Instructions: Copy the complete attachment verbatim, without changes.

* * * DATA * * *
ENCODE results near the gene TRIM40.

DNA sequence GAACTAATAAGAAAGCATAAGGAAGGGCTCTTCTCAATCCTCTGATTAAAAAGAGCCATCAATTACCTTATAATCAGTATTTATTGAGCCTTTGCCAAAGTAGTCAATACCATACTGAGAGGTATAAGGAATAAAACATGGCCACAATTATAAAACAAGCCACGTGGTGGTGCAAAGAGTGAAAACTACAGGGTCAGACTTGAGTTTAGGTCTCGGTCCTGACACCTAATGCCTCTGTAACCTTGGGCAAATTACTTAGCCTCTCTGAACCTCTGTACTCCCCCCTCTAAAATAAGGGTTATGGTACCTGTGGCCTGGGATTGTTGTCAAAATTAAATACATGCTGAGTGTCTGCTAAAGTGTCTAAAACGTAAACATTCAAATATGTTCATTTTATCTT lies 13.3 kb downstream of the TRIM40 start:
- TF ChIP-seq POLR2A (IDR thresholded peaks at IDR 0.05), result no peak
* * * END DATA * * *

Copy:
ENCODE results near the gene TRIM40.

DNA sequence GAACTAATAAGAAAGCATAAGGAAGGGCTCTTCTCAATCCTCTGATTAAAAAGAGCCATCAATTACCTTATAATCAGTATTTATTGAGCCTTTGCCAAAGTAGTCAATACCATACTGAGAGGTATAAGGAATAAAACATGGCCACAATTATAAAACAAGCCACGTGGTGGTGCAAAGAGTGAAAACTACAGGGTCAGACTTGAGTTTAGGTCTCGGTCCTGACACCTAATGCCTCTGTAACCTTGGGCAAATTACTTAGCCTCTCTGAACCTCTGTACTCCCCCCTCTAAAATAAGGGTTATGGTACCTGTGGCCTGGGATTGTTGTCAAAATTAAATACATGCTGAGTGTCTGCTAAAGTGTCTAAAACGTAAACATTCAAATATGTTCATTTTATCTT lies 13.3 kb downstream of the TRIM40 start:
- TF ChIP-seq POLR2A (IDR thresholded peaks at IDR 0.05), result no peak